Starting in July, South Korea intends to raise the working hours allowed for international students.

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Effective July 3, 2023, South Korea’s authorities will implement a heightened maximum limit for working hours for international students.

As outlined in recently introduced policies by the Ministry of Justice, students enrolled in undergraduate programs or pursuing associate degrees will observe a rise in their weekly working hours from the existing threshold of 20 hours to 25 hours.

Conversely, students who can demonstrate a proficient level of Korean speaking will be eligible to extend their weekly work hours, as reported by


The ministry has also shared that international students will face reduced financial requirements when obtaining student visas. Furthermore, visa fees will be calculated in the local currency, South Korean Won, rather than US dollars.

Media reports from Korea suggest that applicants for a D-2 student visa must showcase financial stability by presenting a bank statement demonstrating a minimum balance of 20 million won, in contrast to the previous requirement of $20,000.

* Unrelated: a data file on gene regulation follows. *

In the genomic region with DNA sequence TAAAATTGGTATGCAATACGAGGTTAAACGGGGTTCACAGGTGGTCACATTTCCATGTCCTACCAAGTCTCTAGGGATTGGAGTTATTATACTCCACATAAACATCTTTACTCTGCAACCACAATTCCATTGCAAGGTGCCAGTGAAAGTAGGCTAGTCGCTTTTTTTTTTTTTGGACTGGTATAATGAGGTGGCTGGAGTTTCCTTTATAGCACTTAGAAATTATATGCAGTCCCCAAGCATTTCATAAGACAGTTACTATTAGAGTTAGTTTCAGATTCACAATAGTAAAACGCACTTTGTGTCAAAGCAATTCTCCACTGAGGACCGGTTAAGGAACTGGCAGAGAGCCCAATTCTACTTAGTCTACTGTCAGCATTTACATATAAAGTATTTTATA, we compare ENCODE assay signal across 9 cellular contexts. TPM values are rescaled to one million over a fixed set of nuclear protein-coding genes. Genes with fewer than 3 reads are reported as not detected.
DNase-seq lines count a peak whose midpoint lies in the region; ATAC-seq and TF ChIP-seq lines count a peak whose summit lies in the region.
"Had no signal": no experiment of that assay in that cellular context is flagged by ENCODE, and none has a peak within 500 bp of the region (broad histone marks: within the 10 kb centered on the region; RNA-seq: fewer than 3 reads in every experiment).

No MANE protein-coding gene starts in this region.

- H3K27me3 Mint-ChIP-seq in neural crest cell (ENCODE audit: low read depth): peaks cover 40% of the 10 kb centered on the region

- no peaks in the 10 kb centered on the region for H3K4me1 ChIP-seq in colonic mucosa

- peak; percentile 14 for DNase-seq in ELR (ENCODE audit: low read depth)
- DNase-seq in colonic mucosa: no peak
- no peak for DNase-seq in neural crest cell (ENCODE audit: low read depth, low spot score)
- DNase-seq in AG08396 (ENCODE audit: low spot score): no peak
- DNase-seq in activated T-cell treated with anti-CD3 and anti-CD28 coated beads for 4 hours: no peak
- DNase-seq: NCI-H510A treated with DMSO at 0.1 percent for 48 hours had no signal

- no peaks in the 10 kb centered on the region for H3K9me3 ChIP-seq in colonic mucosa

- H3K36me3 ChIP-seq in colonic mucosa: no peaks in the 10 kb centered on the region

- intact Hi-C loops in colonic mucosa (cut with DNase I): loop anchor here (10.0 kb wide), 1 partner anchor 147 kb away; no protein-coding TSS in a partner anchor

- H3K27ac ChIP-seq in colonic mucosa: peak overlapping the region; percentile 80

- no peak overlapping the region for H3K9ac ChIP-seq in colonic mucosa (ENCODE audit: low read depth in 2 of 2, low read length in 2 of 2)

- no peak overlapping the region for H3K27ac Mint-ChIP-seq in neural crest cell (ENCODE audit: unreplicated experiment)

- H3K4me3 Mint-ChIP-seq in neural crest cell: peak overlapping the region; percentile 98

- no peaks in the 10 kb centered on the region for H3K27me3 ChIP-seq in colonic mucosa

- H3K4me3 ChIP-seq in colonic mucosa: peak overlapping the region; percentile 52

In contrast, those pursuing D-4 visas from language schools must have a minimum of 10 million won in their bank accounts.

In the previous year, South Korean higher education institutions welcomed a record-breaking number of international students, approximately 167,000. This marked a significant increase since 2013 when around 86,000 international students arrived in the country for educational pursuits, according to Statista, a prominent data provider.


The count of international students in Korea has consistently grown by nearly ten percent annually since 2015. The figure crossed the 100,000 mark for the first time in 2016 and continued its ascent until 2019. However, there was a decline in 2020 and 2021, attributed to the impacts of the COVID-19 pandemic.

Previously, the Education Ministry had expressed its goal to elevate the presence of international students within the country.

Over the past decade, there has been a remarkable surge in the count of foreign students in Korea, rising from 80,000 to approximately 200,000. The Ministry of Justice stated in a press release that they have intentions to enhance the foreign student system, thereby supporting the growing influx of international students and aiding in their social adaptation.

According to data released by the Korean Educational Development Institute, the number of international students in Korea reached 205,167 by March 2023. This signifies an increase of 10,577 students compared to January, when the count stood at 194,590 across the country’s educational institutions.


Among the nations of origin, Vietnam contributed the largest contingent with 70,212 students, trailed by China with 63,859 students, followed by Uzbekistan (11,974), and Mongolia (11,603).


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